I love the holidays. The kids come home. We eat, we visit, and then I try to get them to help me in the garden. Before they get here, my wife always reminds me that when company comes they are “company” and not “labor”. She encourages me to leave the gardening alone and play host all weekend. And, since I love my wife, I try. I really do. However, I rarely succeed.
This weekend I made it until about noon on Saturday. By that time I had whined enough, that the kids (and even my wife) told me to go. So, my son in law Ramez (Moose) put on his work shoes (that I keep here for him for just such opportunities) and we headed out.
Moose helped me move my cattle panel trellises from my “old garden” to the “new garden”. I use cattle panels, supported by T-Posts, in place of tomato cages. I also use them to grow vining crops like cucumbers.
This year, Sally and I are going to make pickles. So, I am growing a bunch of cucumbers. Moose and I set up two sixteen foot panels so I can grow a full 30’ foot row. Since cucumbers are so productive, a 30’ row will give Sally and I more than enough pickles to meet our canning needs.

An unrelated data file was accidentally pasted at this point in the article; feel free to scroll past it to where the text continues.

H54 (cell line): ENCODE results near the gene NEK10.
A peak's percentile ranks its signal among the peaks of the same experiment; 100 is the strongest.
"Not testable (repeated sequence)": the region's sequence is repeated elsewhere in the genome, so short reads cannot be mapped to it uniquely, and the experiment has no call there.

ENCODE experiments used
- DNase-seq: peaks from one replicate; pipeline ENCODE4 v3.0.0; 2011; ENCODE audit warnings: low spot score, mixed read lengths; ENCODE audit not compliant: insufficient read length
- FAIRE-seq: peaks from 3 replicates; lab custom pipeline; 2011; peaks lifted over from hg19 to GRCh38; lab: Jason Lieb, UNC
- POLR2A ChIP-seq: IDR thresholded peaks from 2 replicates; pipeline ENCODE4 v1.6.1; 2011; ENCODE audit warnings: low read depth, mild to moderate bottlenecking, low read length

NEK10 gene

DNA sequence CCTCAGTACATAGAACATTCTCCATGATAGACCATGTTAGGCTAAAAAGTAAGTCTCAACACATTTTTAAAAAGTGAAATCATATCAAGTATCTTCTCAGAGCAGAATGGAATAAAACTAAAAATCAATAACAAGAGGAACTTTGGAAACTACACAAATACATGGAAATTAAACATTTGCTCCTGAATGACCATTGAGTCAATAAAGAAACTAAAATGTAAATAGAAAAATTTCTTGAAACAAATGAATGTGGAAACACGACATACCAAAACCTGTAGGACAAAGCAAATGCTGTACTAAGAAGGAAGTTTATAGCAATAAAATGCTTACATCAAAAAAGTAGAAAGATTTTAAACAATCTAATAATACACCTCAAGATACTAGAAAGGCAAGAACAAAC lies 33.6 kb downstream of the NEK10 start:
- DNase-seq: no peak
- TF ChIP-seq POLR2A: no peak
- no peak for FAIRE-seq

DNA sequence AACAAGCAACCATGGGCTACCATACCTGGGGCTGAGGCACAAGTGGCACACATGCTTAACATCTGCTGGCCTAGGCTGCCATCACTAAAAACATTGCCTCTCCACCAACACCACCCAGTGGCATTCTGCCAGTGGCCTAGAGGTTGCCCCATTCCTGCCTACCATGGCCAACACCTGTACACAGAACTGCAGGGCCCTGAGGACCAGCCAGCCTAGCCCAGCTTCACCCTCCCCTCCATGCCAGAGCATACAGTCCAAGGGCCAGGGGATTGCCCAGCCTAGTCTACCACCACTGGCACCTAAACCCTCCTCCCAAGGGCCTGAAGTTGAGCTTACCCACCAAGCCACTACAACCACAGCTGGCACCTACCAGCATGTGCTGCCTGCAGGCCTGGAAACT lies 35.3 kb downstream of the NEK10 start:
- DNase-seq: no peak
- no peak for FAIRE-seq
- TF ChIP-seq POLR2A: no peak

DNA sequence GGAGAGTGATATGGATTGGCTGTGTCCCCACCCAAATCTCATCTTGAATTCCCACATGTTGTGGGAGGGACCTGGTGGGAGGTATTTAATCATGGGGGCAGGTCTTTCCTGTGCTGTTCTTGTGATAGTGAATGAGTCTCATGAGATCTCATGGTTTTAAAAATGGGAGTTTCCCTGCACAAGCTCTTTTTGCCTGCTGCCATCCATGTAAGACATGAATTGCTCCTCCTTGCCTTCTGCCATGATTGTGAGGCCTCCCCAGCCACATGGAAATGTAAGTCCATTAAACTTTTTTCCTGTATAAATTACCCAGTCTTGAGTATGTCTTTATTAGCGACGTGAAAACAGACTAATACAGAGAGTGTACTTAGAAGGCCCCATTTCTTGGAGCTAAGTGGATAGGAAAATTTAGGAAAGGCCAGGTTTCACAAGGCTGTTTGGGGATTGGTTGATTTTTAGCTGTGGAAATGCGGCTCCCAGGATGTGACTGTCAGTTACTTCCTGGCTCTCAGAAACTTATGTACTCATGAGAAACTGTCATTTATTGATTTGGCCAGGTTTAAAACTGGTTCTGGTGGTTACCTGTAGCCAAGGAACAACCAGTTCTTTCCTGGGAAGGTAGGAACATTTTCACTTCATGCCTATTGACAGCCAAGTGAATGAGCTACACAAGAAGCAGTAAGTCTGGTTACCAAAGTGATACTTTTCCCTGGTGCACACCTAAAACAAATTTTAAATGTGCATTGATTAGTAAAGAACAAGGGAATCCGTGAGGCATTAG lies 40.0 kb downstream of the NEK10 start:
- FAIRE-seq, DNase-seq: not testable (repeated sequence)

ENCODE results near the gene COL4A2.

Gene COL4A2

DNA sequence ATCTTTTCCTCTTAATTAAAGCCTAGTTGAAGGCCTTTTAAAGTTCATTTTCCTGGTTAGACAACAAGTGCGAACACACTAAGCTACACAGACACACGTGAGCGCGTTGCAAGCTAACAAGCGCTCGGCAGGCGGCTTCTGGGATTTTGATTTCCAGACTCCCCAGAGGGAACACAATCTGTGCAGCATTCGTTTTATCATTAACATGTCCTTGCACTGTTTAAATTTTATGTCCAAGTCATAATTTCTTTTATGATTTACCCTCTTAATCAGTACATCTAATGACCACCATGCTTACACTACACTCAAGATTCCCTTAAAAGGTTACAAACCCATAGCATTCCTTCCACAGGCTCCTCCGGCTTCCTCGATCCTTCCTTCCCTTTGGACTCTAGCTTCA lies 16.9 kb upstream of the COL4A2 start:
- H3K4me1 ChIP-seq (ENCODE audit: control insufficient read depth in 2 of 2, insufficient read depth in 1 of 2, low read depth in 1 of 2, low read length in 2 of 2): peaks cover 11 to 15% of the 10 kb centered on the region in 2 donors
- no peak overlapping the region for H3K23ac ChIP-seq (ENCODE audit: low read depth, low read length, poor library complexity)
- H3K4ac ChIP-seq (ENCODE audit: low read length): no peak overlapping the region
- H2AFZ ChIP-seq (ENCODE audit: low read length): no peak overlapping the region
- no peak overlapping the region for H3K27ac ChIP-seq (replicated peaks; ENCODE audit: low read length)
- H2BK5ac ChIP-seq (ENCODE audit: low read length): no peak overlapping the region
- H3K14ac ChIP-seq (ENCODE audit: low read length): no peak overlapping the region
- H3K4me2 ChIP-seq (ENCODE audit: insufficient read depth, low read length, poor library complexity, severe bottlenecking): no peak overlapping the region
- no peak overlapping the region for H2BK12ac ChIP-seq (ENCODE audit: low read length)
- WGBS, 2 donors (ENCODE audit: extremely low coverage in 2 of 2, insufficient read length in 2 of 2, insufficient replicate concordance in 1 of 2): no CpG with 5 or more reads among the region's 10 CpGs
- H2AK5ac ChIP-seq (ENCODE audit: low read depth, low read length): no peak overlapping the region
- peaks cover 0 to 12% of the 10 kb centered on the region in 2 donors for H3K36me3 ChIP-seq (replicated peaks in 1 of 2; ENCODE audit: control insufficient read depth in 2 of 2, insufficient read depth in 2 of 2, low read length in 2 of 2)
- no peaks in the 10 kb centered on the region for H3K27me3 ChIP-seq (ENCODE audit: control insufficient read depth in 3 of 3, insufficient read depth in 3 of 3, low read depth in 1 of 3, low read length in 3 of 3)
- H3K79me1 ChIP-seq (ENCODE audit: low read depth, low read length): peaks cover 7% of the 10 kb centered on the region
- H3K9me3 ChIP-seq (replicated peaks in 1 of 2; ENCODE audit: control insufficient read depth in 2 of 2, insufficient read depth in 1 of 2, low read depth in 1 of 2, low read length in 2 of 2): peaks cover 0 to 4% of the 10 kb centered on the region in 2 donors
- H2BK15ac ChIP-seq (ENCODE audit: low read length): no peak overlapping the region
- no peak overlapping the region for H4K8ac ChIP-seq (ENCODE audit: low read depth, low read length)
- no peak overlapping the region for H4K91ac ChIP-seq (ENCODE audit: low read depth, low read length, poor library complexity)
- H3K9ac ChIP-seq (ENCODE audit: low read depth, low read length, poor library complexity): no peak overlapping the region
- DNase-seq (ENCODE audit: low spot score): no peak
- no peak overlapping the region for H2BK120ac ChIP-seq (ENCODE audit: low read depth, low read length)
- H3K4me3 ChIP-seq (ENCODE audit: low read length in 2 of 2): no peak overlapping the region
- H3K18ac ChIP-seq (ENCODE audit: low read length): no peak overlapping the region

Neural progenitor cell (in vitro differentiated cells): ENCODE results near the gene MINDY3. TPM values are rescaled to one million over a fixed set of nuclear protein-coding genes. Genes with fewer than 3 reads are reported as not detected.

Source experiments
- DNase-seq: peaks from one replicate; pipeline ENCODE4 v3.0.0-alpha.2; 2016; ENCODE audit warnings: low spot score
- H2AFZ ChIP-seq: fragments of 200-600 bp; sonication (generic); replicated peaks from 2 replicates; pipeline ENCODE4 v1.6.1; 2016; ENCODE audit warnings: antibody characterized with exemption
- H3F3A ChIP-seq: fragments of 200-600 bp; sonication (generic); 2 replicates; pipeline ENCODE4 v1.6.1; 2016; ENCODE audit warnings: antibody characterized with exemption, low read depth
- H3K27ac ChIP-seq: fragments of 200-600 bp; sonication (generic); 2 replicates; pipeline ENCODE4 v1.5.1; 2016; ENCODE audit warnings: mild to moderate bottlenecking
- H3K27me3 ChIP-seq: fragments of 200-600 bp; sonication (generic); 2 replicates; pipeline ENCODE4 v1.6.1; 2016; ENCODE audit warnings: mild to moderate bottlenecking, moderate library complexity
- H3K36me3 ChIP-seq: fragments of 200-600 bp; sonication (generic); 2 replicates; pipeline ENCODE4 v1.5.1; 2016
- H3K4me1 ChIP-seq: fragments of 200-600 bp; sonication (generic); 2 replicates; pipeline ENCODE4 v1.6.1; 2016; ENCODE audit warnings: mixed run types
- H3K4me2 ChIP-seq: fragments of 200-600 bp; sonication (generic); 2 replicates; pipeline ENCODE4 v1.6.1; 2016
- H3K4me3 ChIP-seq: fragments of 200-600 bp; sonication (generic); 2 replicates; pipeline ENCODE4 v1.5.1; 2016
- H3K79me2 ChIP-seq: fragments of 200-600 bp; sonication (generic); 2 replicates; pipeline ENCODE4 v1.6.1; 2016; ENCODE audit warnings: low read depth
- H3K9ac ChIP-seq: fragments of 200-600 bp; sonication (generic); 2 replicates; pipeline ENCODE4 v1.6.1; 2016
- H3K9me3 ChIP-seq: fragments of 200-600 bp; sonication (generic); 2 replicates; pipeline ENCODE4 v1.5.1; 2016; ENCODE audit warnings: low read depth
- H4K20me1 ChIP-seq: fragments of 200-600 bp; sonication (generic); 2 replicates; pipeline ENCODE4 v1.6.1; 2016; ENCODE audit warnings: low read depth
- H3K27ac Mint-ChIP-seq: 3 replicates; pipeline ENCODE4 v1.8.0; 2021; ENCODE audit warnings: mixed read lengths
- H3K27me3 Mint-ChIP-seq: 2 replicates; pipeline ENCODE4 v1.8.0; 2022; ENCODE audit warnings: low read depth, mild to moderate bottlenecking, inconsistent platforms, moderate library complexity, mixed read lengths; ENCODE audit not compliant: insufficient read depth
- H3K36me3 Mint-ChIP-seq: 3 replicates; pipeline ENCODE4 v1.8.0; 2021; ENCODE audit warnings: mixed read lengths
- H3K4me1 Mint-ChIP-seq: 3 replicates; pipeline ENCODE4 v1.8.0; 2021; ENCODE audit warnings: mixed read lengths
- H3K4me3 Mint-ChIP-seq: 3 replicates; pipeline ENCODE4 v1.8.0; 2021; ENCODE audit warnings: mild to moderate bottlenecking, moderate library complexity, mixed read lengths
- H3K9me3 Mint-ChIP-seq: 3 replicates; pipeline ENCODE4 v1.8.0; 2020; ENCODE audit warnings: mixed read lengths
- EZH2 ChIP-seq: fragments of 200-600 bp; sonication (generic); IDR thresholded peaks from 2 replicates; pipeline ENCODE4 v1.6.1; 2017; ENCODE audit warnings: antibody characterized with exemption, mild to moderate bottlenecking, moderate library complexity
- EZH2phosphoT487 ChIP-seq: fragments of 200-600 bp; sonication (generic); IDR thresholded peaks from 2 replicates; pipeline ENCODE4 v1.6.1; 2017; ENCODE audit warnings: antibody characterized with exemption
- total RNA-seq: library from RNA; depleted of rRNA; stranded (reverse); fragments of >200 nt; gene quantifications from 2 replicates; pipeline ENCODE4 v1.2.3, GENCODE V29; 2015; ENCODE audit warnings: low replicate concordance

Growing – Cucumbers are cucurbits. People often ask me how I know how/when to plant so many types of plants. Well, I cheat. Instead of trying to learn all of the traits of single plants, I learn the traits of plant families. If you learn the cultivation requirements of some of the basic plant families (like Cucrbitaceae or Brassica), you know how and when to grow a whole lot of different plants that fall in those families. Generally, all cucurbits can be planted and grown in the exact same way.
Cucumbers can be planted about two weeks after the last frost date. For me, that is usually around March 15. Plant them in a sunny location that receives at least 8 hours of sun a day. They are heavy feeders and they need good drainage. Plant cucumbers about an inch deep in beds that are well worked with organic material. As they grow, watch their leaves. If they show signs of yellowing, side dress with a good aged manure.
Cucumbers produce lots of vines. While you can let them run, the fruit quality and appearance will be better if they are trellised. I have grown them on three legged trellises with a lot of success. However, since I am going for production, I now grow exclusively on cattle panels.
Since cucumbers produce so many vines, they need a lot of water. Plus, the fruit of a cucumber is 90% water. If you do not give them enough water, they can become bitter. At a minimum, they need 1” a week from a slow deep watering. However, at flowering and fruiting, it is a good idea to up the amount of water to 1 ½” to 2” per week (especially in sandy soils). Ideally, cucumbers should not be allowed to dry out. The soil should stay moist throughout the growing season. Also, mulch your vines heavily to get the most out of all of that water you are applying. This mulch will save water and keep the roots cool. Cool roots mean longer production.